Remote workers spur housing boom in smaller US cities, drive up prices

One couple never imagined that they would call Billings, Montana, home.

September 14, 2021, 5:03 AM

Travis and Emily Elwood never imagined that they would call Billings, Montana, home.

The couple moved here from Portland, Oregon, last year when the pandemic forced them to reevaluate their priorities.

“I think humans just… are creatures of habit,” Travis Elwood told “Nightline.” “The pandemic coming in and forcing a change, versus one that you volunteer for, really just shook things up and everybody's day-to-day lives and just kind of opened their eyes. [The massive change] broke off those chains and shackles [that] kind of held them in place.”

PHOTO: Travis and Emily Elwood of Billings, Montana.
Travis and Emily Elwood of Billings, Montana.

He and his wife are part of a great reshuffling taking place in the U.S. According to American real estate company Zillow, more than one in ten Americans have moved in the past year.

“For a long time, people have thought to move closer to cities because that's where jobs are and if you wanted to minimize your commute, you wanted to get as close as possible. Now, as a result of the pandemic, a lot of workers have been untethered from their offices. And so that means they can broaden their search horizons for real estate,” Danielle Hale, chief economist at, told ABC News.

“They're looking for good value further away from those downtown cores. And that's led to home price increases,” she added.

The Elwoods had long talked about leaving Portland for a more affordable city.

“Rent for like a small apartment is quite astronomical. I mean, you're looking $1,700 to $1,900 a month for a two-bedroom apartment,” Travis Elwood said.

When his wife began working remotely, the change gave the couple financial security -- and they decided to take the plunge.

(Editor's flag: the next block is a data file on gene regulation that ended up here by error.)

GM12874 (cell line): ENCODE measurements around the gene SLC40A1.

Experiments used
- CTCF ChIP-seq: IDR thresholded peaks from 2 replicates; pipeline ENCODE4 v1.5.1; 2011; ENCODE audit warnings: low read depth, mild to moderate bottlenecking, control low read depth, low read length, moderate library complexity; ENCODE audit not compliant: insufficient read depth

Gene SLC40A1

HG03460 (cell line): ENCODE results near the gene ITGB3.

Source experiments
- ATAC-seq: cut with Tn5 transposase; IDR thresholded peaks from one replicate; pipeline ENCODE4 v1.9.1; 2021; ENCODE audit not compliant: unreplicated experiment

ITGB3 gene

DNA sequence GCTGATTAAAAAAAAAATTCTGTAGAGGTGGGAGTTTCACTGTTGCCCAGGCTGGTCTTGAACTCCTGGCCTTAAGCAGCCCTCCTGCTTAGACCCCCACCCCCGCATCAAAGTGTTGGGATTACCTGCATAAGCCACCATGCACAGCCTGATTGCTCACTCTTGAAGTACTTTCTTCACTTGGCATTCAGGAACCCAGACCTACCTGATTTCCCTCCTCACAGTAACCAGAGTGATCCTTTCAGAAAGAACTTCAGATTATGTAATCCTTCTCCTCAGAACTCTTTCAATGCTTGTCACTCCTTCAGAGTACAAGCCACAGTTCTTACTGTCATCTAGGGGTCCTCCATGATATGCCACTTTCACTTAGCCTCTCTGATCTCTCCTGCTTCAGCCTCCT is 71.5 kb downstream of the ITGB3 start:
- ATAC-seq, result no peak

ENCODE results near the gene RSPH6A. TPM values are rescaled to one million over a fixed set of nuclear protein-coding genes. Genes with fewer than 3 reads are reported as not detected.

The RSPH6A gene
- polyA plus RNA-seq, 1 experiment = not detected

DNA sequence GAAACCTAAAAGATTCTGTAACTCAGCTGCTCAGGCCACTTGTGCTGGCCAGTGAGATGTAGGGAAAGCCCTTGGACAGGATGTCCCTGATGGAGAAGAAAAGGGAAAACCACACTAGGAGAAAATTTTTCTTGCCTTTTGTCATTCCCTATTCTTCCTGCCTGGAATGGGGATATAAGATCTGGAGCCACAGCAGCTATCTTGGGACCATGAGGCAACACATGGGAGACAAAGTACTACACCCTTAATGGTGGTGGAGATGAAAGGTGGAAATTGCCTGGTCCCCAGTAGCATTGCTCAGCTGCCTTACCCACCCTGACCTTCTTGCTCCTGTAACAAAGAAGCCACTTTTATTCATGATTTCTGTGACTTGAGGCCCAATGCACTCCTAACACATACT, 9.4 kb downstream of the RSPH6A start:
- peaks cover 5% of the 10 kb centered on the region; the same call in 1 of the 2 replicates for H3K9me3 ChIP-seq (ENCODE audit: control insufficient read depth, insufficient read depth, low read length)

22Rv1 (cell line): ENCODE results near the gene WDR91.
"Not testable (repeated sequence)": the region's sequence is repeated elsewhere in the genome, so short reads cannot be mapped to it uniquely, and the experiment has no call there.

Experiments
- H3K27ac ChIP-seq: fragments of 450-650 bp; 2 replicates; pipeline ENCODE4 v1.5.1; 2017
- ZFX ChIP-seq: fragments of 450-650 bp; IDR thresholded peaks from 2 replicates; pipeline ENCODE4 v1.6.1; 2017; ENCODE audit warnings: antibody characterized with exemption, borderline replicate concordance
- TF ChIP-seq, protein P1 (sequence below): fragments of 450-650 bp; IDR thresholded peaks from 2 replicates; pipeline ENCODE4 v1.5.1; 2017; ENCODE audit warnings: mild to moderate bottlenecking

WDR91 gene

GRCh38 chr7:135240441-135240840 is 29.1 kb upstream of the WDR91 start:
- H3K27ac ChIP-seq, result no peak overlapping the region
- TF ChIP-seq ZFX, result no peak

PHOTO: Danielle Hale, chief economist at
Danielle Hale, chief economist at

“We never in Portland would have been able to afford a house there, at least nothing like what we have now,” Emily Elwood said. “We were making pretty good money, but we just realized we were never going to buy there.”

Billings happened to have almost everything they were looking for.

“We wanted to change, so we wanted to make sure it wasn't just a side step from where we were and something that was different, provided us new or different opportunities than-than we originally had,” Travis Elwood said.

The Montana city is #1 on the Wall Street Journal and emerging housing markets index

“I think people are kind of waking up to what many of us here have known,” Bill Cole, the mayor of the city, told “Nightline.” “Covid reminded us that life is not all about jobs and money. It's about relationships, quality of life, and being part of a community. And Billings has those intangibles.”

Hale explained the Wall Street Journal / Emerging Housing Markets Index is designed to track real estate markets that are going to be attractive for investment.

“[It’s] looking at a lot of different data indicators on things like amenities and quality of life, like low commute times, things like decent wages and low unemployment rate,” Hale said. “That makes these areas well rounded places where you'd actually want to live. And if you invest in real estate in these markets, you can expect a good return.”

PHOTO: Mayor Bill Cole of Billings, Montana.
Mayor Bill Cole of Billings, Montana.

Rounding out the emerging markets index list is Coeur D’Alene, Idaho, and Fort Wayne, Indiana. These locales show that smaller, more affordable cities are becoming some of the most popular places to live in the country.

The Elwoods traded in their two-bedroom apartment for a four-bedroom house with a backyard for their two dogs.

“Our mortgage here is actually less than what we're paying and rents in Portland,” Emily Elwood said.

Her husband found a local job almost immediately. Billings has a population of less than 200,000 people, but its unemployment rate hovers around 3% -- lower than the national average of 5.2%.

“I had a handful of offers in my first week here, so within my second week of being in Montana, I had a job,” he said.

Husband and wife realtors Megan and Jason Wood sold the Elwoods their home.